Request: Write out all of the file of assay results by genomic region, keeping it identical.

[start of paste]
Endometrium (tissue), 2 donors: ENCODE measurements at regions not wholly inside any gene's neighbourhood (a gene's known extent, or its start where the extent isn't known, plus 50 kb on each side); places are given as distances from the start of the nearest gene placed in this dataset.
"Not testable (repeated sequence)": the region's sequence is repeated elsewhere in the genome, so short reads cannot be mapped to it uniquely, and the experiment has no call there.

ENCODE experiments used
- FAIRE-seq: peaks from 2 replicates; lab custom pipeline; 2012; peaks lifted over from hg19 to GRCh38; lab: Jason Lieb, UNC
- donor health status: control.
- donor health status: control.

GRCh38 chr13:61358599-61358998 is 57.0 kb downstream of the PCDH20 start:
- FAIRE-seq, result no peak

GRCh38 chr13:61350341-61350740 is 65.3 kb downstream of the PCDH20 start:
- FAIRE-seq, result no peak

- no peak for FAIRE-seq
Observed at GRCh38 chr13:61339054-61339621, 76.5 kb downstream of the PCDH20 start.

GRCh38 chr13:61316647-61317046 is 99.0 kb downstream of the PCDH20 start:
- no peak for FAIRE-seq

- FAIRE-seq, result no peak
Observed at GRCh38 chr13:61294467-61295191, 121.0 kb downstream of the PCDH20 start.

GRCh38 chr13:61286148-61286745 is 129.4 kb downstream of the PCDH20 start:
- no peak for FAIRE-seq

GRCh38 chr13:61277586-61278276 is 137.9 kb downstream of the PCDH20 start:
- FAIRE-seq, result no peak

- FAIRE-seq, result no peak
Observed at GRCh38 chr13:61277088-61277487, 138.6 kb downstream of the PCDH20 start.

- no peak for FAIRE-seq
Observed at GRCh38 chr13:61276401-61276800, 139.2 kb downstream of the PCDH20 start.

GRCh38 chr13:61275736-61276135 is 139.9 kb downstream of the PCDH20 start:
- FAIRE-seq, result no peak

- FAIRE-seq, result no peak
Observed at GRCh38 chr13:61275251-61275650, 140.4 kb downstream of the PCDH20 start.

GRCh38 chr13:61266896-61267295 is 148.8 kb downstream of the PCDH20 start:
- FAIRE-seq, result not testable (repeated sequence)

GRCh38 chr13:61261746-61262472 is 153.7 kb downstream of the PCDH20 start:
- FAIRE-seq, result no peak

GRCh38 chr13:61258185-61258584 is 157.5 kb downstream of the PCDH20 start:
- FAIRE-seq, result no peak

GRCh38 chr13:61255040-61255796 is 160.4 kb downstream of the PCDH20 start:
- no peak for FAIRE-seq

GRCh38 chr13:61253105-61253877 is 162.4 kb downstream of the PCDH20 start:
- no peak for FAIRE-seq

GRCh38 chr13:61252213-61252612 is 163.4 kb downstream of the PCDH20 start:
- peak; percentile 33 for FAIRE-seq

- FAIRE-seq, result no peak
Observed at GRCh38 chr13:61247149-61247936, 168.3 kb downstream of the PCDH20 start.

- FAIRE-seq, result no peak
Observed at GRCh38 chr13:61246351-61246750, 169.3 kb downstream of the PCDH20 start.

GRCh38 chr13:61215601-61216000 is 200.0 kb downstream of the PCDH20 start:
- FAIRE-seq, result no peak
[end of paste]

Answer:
Endometrium (tissue), 2 donors: ENCODE measurements at regions not wholly inside any gene's neighbourhood (a gene's known extent, or its start where the extent isn't known, plus 50 kb on each side); places are given as distances from the start of the nearest gene placed in this dataset.
"Not testable (repeated sequence)": the region's sequence is repeated elsewhere in the genome, so short reads cannot be mapped to it uniquely, and the experiment has no call there.

ENCODE experiments used
- FAIRE-seq: peaks from 2 replicates; lab custom pipeline; 2012; peaks lifted over from hg19 to GRCh38; lab: Jason Lieb, UNC
- donor health status: control.
- donor health status: control.

GRCh38 chr13:61358599-61358998 is 57.0 kb downstream of the PCDH20 start:
- FAIRE-seq, result no peak

GRCh38 chr13:61350341-61350740 is 65.3 kb downstream of the PCDH20 start:
- FAIRE-seq, result no peak

- no peak for FAIRE-seq
Observed at GRCh38 chr13:61339054-61339621, 76.5 kb downstream of the PCDH20 start.

GRCh38 chr13:61316647-61317046 is 99.0 kb downstream of the PCDH20 start:
- no peak for FAIRE-seq

- FAIRE-seq, result no peak
Observed at GRCh38 chr13:61294467-61295191, 121.0 kb downstream of the PCDH20 start.

GRCh38 chr13:61286148-61286745 is 129.4 kb downstream of the PCDH20 start:
- no peak for FAIRE-seq

GRCh38 chr13:61277586-61278276 is 137.9 kb downstream of the PCDH20 start:
- FAIRE-seq, result no peak

- FAIRE-seq, result no peak
Observed at GRCh38 chr13:61277088-61277487, 138.6 kb downstream of the PCDH20 start.

- no peak for FAIRE-seq
Observed at GRCh38 chr13:61276401-61276800, 139.2 kb downstream of the PCDH20 start.

GRCh38 chr13:61275736-61276135 is 139.9 kb downstream of the PCDH20 start:
- FAIRE-seq, result no peak

- FAIRE-seq, result no peak
Observed at GRCh38 chr13:61275251-61275650, 140.4 kb downstream of the PCDH20 start.

GRCh38 chr13:61266896-61267295 is 148.8 kb downstream of the PCDH20 start:
- FAIRE-seq, result not testable (repeated sequence)

GRCh38 chr13:61261746-61262472 is 153.7 kb downstream of the PCDH20 start:
- FAIRE-seq, result no peak

GRCh38 chr13:61258185-61258584 is 157.5 kb downstream of the PCDH20 start:
- FAIRE-seq, result no peak

GRCh38 chr13:61255040-61255796 is 160.4 kb downstream of the PCDH20 start:
- no peak for FAIRE-seq

GRCh38 chr13:61253105-61253877 is 162.4 kb downstream of the PCDH20 start:
- no peak for FAIRE-seq

GRCh38 chr13:61252213-61252612 is 163.4 kb downstream of the PCDH20 start:
- peak; percentile 33 for FAIRE-seq

- FAIRE-seq, result no peak
Observed at GRCh38 chr13:61247149-61247936, 168.3 kb downstream of the PCDH20 start.

- FAIRE-seq, result no peak
Observed at GRCh38 chr13:61246351-61246750, 169.3 kb downstream of the PCDH20 start.

GRCh38 chr13:61215601-61216000 is 200.0 kb downstream of the PCDH20 start:
- FAIRE-seq, result no peak